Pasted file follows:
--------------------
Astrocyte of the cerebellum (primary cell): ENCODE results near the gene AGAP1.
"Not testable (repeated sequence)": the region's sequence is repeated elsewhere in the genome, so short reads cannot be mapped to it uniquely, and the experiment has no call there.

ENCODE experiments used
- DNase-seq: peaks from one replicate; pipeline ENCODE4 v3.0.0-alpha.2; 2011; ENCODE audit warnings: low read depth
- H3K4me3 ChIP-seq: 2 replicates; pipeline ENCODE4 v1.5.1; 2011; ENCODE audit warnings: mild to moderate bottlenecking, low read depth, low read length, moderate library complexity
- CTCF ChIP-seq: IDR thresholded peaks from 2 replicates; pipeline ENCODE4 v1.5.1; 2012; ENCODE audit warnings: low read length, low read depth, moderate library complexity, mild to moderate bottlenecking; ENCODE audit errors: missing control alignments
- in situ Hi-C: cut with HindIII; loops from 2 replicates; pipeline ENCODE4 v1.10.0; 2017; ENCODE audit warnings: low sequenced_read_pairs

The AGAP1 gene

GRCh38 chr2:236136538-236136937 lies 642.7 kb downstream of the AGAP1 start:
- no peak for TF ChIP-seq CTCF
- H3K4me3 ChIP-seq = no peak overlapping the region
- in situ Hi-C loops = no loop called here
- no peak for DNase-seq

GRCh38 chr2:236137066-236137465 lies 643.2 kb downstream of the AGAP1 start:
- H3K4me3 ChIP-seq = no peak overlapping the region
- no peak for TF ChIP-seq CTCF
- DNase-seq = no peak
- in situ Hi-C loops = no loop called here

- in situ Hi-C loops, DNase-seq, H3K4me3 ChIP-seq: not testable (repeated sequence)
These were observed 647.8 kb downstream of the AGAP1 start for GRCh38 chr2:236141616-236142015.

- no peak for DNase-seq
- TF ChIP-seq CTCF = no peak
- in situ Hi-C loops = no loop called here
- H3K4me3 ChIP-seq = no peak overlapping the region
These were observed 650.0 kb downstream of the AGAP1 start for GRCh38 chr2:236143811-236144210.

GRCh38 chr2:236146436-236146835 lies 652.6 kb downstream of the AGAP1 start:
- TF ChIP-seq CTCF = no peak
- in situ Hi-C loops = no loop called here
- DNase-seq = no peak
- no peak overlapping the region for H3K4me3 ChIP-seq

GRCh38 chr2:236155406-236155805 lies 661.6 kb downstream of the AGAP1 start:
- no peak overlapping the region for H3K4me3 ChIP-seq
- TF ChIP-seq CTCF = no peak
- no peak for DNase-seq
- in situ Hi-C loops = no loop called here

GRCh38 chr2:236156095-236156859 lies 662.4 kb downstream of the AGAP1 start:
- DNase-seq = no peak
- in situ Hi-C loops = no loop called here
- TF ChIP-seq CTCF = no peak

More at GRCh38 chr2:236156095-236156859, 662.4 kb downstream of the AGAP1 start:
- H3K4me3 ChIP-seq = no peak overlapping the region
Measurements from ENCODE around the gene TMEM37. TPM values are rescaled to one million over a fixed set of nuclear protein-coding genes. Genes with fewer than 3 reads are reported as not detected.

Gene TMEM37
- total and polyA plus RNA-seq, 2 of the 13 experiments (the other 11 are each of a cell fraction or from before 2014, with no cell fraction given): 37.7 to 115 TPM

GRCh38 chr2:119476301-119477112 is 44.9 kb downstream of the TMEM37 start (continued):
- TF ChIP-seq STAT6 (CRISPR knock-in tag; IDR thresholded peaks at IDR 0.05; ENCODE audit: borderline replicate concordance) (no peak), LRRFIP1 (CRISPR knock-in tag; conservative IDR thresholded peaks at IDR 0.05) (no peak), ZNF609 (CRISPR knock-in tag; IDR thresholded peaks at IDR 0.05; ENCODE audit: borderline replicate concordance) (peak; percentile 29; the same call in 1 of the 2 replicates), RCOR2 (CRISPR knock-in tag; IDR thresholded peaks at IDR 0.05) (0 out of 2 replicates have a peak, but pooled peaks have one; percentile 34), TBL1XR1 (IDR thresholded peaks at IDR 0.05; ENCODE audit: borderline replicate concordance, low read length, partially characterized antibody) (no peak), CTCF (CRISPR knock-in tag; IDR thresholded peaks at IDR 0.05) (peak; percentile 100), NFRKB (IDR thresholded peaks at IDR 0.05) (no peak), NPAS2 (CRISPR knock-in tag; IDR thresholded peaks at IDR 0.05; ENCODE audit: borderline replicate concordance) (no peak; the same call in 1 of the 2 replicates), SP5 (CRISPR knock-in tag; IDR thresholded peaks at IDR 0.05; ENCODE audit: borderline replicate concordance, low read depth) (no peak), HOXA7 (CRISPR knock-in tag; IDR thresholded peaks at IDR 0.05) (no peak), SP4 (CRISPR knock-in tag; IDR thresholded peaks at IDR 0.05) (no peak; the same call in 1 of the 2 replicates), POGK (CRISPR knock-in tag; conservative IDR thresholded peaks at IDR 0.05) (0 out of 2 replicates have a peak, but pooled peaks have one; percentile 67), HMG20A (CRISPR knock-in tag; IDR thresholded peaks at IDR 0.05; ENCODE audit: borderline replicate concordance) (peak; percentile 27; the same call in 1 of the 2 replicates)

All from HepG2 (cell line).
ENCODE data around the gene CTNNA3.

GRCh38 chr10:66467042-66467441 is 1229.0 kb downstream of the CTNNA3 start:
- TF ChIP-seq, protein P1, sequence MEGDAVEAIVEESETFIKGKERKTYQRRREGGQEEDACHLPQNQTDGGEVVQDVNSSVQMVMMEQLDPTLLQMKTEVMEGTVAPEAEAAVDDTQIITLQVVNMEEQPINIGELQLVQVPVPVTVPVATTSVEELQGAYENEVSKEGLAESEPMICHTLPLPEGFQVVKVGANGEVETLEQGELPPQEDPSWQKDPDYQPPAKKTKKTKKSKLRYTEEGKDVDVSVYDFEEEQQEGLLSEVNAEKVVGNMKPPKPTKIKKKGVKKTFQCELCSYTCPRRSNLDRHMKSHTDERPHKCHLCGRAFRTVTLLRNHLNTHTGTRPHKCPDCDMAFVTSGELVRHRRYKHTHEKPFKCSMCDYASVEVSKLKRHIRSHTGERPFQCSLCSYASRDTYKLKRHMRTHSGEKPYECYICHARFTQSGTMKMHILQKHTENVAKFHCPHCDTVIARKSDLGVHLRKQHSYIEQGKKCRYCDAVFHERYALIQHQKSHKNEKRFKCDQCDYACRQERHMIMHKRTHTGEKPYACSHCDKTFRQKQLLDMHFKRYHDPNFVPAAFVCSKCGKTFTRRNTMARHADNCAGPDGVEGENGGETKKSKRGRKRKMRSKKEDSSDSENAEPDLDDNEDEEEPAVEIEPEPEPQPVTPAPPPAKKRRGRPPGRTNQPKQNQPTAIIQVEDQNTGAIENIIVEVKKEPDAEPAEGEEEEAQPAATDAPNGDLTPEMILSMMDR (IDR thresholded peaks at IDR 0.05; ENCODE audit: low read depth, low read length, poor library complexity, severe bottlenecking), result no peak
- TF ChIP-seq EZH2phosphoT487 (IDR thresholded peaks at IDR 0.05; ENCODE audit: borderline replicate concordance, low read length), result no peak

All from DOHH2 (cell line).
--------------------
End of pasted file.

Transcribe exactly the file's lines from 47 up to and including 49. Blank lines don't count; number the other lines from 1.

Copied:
All from HepG2 (cell line).
ENCODE data around the gene CTNNA3.

GRCh38 chr10:66467042-66467441 is 1229.0 kb downstream of the CTNNA3 start: